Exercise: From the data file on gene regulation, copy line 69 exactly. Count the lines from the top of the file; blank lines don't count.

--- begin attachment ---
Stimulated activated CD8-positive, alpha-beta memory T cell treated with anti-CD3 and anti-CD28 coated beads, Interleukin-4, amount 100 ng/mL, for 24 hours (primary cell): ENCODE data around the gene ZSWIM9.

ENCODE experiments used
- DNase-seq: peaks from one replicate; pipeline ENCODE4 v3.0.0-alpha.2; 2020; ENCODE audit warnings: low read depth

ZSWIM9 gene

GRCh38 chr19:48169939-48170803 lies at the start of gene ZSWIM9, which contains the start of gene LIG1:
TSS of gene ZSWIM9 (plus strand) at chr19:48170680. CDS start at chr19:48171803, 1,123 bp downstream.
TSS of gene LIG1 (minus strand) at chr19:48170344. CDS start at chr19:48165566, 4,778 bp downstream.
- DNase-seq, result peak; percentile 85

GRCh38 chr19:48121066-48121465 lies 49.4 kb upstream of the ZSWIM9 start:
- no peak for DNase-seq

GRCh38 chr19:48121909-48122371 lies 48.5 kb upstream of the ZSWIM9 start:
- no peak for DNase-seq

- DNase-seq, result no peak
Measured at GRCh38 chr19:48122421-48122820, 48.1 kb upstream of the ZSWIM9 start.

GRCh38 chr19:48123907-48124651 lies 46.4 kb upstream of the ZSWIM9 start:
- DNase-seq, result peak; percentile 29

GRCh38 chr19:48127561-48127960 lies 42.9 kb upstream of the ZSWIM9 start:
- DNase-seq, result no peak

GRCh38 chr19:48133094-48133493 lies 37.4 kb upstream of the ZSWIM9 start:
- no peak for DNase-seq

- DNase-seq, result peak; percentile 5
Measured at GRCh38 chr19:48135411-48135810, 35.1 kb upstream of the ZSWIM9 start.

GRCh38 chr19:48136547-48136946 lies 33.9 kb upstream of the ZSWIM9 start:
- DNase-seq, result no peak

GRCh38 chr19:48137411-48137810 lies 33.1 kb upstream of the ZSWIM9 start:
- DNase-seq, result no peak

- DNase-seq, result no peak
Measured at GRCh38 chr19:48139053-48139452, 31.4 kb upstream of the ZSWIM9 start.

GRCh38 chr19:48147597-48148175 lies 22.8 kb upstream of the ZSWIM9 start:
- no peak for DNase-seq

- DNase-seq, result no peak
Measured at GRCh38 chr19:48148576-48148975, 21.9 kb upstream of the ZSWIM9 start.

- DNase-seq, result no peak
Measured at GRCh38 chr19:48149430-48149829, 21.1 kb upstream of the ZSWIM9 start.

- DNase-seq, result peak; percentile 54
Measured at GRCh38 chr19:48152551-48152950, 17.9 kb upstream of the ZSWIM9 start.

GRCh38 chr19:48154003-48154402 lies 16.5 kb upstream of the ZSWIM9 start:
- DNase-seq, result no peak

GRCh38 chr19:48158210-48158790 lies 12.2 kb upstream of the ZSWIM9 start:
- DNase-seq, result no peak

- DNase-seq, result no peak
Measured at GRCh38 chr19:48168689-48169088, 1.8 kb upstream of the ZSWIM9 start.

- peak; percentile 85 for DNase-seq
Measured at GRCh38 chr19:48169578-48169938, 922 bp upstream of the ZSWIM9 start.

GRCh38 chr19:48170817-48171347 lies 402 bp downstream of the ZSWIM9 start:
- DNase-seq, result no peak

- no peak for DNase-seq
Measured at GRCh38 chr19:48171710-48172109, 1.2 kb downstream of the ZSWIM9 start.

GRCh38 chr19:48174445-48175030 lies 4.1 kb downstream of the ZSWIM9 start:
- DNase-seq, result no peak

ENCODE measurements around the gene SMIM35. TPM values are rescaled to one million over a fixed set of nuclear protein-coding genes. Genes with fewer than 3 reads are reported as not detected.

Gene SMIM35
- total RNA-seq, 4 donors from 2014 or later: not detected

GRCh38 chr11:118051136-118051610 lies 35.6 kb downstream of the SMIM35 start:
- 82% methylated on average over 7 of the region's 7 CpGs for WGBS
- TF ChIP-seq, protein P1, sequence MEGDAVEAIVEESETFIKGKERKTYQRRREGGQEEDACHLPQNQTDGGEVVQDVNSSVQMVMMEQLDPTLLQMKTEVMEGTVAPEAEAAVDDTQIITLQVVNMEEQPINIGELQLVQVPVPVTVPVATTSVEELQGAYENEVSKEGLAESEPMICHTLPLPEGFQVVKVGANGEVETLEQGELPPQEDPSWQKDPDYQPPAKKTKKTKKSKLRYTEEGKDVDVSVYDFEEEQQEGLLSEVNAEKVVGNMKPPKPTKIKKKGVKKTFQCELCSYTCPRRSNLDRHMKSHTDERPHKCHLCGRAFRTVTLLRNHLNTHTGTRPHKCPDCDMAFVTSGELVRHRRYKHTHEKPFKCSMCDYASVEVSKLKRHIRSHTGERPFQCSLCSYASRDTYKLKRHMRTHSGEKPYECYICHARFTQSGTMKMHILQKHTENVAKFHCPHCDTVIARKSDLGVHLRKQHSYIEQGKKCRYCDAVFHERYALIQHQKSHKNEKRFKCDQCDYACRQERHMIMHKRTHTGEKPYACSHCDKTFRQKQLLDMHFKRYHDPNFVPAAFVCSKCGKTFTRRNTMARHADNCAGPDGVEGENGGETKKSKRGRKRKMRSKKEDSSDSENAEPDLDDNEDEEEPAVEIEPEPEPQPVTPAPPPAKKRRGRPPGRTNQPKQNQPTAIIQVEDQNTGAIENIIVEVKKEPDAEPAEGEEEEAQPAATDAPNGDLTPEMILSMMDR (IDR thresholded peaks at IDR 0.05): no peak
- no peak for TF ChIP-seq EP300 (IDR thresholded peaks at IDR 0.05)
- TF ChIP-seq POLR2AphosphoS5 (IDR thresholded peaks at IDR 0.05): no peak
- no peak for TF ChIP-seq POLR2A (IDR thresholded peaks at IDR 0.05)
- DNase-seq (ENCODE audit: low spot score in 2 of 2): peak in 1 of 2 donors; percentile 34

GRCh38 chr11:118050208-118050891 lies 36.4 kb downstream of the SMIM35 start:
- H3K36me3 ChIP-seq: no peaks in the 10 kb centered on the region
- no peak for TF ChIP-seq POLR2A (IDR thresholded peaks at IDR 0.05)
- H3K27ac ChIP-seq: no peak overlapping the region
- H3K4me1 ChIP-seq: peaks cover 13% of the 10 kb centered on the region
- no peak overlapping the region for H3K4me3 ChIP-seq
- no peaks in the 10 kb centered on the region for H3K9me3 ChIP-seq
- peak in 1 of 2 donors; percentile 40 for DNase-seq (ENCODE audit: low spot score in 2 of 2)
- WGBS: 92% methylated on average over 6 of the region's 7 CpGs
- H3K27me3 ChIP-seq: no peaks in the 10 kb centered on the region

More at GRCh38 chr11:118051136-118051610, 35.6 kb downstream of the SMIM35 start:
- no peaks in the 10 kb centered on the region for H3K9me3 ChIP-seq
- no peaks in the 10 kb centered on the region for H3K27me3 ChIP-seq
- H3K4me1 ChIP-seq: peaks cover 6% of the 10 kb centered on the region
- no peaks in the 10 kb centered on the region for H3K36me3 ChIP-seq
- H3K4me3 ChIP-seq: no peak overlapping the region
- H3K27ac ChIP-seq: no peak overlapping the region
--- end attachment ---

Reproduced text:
- WGBS: 92% methylated on average over 6 of the region's 7 CpGs